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America: The World’s Number One Sponsor Of Terrorism

By Garikai Chengu

April 23, 2013 "Information Clearing House" - Just as there are good dictators and bad dictators in Washington’s eyes, there are also good terrorists and bad terrorists: Al Qaeda in Iraq, bad. Al Qaeda in Syria, good. Al Qaeda in Mali, bad. Al Qaeda in Libya, good, now bad. This hypocrisy manifests itself most acutely in how western media reports on the victims of terror. On the same day as the recent Boston bombings, at least 75 people were killed in Iraq and more than 250 injured by a series of car bombs.

Al Qaeda in Iraq has claimed responsibility for the car bombings and within minutes of the bombings in Boston, western media outlets, politicians and security experts all hastily concluded that Islamic terror was to blame. This is despite the fact that according to the FBI only 6% of terror attacks on US soil are by Muslims. In fact, Jewish extremists committed more terror attacks in the US than Muslims over the last three decades. Yet notice the disparity in media coverage between the two.

Muslims constitute 1% of the US population, but they are 13 percent of the victims of religious-based hate crimes. Clearly, Muslims at home and abroad are disproportionately the victims of terrorism. Yet in the media there is an outpouring of rage and condemnation whenever western citizens are killed, while reports of more frequent Muslim deaths are muted. In the western media there would appear to be a distinct Hierarchy of Human Life.

America’s policy of openly backing Islamic terrorist groups stems largely from the Cold War era. Back then America saw the world in rather simple terms: on one side the Soviet Union and Third World nationalism, which America regarded as a Soviet tool; on the other side Western nations and militant political Islam, which America considered an ally in the struggle against the Soviet Union. The director of the National Security Agency under Ronald Reagan, General William Odom recently remarked that “by any measure the US has long used terrorism. In ‘78-79 the Senate was trying to pass a law against international terrorism – in every version they produced, the lawyers said the US would be in violation.”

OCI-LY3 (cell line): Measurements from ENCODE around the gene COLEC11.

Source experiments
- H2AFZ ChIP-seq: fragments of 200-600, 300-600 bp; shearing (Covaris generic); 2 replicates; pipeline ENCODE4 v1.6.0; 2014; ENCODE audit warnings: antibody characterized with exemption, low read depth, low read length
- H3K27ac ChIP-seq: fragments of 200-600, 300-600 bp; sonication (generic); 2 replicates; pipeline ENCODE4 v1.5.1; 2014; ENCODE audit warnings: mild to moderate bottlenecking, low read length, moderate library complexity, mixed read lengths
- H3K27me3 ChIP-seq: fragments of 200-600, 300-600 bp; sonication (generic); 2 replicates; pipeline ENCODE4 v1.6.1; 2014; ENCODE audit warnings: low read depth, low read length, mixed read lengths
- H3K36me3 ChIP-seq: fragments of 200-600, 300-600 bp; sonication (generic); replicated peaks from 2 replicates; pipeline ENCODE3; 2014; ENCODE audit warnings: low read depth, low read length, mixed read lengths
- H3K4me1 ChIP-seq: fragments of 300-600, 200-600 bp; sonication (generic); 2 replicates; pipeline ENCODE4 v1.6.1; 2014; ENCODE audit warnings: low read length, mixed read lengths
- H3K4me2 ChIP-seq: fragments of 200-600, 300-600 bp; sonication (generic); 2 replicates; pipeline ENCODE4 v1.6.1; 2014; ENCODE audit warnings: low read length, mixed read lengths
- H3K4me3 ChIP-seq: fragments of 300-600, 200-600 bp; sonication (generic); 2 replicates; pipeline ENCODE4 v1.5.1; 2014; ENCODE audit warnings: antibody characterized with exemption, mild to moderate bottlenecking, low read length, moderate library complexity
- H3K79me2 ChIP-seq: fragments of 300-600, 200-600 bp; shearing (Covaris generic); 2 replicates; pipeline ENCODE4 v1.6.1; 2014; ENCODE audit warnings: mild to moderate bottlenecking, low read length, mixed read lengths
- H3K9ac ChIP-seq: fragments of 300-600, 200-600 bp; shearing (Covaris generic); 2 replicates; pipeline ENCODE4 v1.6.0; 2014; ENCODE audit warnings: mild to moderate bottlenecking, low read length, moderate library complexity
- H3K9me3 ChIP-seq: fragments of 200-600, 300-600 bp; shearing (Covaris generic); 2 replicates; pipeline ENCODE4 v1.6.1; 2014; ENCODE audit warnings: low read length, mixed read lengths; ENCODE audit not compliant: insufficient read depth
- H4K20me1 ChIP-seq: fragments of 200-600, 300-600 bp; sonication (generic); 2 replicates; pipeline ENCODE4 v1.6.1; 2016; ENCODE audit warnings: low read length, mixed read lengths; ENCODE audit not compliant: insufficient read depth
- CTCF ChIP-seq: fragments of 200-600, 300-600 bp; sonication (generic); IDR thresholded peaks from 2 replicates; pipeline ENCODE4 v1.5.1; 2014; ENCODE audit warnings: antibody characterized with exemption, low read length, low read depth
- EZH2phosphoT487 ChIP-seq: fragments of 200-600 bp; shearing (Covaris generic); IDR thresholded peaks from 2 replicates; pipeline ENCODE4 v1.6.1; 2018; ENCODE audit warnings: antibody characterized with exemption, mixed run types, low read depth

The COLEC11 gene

The CIA used the Muslim Brotherhood in Egypt as a barrier both to Soviet expansion and to the spread of Marxist ideology among the Arab masses. The United States also openly supported the Sarekat Islam against Sukarno in Indonesia and the Jamaat-e-Islami against Zulfiqar Ali Bhutto in Pakistan. Last but certainly not least there is Al-Qaeda. Lest we forget, Bin Laden was trained,
armed and funded by the CIA.

Former British Foreign Secretary Robin Cook admitted that “Al-Qaeda, literally "the database", was originally the computer file of the thousands of Mujahideen who were recruited and trained with help from the CIA to defeat the Russians.” America’s relationship with Al Qaeda has always been a love-hate affair. Depending on whether a terrorist group in a given region furthers American interests or not, the State Department either funds or aggressively targets that terrorist group, typically with drones.